Remember the chaos theory — how the flapping of a single butterfly’s wings could produce unknown and unpredictable atmospheric change? Well the atmosphere must really be cooking because the hills are alive with the sound of flapping.

Since early spring the predominant colors seen bouncing around the flowers in my back yard were black and yellow. There were a few spicebush swallowtails (black), a few of the black form of the female eastern tiger swallowtail, many of the more common yellow eastern tiger swallowtails and tons of pipevine swallowtails.

That all began to change a couple of weeks ago and now the large rusty-orange great spangled fritillary is the most common butterfly nectaring in my backyard. The great spangled fritillary has a wingspan of about 3 inches — similar in size to the swallowtails that preceded it. It is orange above with bold black spots towards the edge of the forewings. The color on the forewings and hindwings melds into a dusky brown near the body of the butterfly creating a dark center that contrasts with the brighter outer wings. Below, the forewing is patterned similar to the top of the forewing but the hindwing has two rows of large whitish-silver spots separated by a cream-colored band.

The most common newcomer to the woodlands over the past couple of weeks is the red spotted purple. This black beauty somewhat resembles the pipevine swallowtails from the top but the wings have no tails. The hindwings shimmer with an iridescent blue at the base and the forewings show a few orange spots near the top edges. It gets its name from the underside of the wings, which have red spots on a bluish-purple background.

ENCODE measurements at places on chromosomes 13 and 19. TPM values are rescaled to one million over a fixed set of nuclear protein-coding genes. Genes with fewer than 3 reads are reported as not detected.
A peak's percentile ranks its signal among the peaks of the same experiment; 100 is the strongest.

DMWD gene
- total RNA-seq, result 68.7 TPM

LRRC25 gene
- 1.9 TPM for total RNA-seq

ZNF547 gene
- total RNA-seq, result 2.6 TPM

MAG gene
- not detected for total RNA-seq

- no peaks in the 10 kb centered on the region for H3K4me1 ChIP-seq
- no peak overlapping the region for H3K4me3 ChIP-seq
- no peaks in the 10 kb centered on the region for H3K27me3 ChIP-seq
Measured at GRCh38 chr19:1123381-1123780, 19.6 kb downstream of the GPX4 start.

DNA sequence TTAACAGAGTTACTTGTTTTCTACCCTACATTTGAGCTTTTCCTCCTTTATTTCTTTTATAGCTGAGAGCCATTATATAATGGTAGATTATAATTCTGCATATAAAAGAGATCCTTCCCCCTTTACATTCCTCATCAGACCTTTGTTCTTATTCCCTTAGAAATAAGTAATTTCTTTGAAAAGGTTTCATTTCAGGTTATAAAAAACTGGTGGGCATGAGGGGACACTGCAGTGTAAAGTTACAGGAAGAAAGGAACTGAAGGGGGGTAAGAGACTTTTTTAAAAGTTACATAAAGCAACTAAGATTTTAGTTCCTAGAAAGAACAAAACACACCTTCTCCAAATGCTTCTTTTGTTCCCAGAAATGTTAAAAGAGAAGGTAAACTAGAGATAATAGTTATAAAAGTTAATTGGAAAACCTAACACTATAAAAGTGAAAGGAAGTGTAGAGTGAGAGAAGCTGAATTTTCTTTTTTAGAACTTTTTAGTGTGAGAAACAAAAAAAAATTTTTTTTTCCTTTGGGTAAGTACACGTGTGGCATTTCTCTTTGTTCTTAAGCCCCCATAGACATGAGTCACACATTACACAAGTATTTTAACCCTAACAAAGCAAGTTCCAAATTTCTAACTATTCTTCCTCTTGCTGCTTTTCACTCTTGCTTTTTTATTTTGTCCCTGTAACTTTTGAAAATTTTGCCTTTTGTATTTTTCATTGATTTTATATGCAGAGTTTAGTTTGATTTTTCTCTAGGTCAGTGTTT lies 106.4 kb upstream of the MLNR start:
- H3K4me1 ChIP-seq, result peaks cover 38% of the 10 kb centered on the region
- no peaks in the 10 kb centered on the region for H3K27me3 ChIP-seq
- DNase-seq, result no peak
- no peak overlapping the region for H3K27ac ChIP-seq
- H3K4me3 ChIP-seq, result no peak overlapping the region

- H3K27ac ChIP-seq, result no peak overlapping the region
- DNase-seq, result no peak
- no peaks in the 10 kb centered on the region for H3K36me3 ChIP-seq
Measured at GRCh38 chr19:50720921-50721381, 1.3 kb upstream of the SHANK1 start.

I find butterflies as fascinating as my 4-year-old, Isabella, but I don’t possess her uncanny ability to walk up and pluck them from flowers. On a recent trip to the WNC Nature Center in Asheville, Izzy was up to her elbows in butterflies.

The Nature Center is featuring a live butterfly exhibit from now until Sept. 4. There is a 15-foot by 40-foot mesh greenhouse that is full of native butterflies. Kids can put sugar water on their hands and the butterflies will light and lap up the sweet concoction.

The day Izzy was there she got to see a program by Rick Mikula, who People magazine has dubbed North America’s “butterfly evangelist.”

Mikula is no longer there but copies of his book The Family Butterfly Book are available. It is a cool book for parents and children, full of simple projects like making your own butterfly condo and activities like rearing and caring for butterflies. It is also a field guide to 40 species of common butterflies with drawings of the adult, the caterpillar, the chrysalis, a range map and a depiction of the eggs on its host plant.

While the great spangled fritillary is top dog in our yard now, another hatch of pipevine swallowtails is eminent. Every day Izzy plucks a black and orange pipevine caterpillar from a vine near our driveway and brings it in to show how much it has grown then she takes it back and places it back on the pipevine, which is mostly stems and partially eaten leaves at this point. Chrysalises should be appearing any day now.

A trip to the butterfly house at WNC is a great adventure for kids — and the kid in you. Mikula’s book is a fun resource and two percent of profits from the sale of the book go to Monarch Watch.

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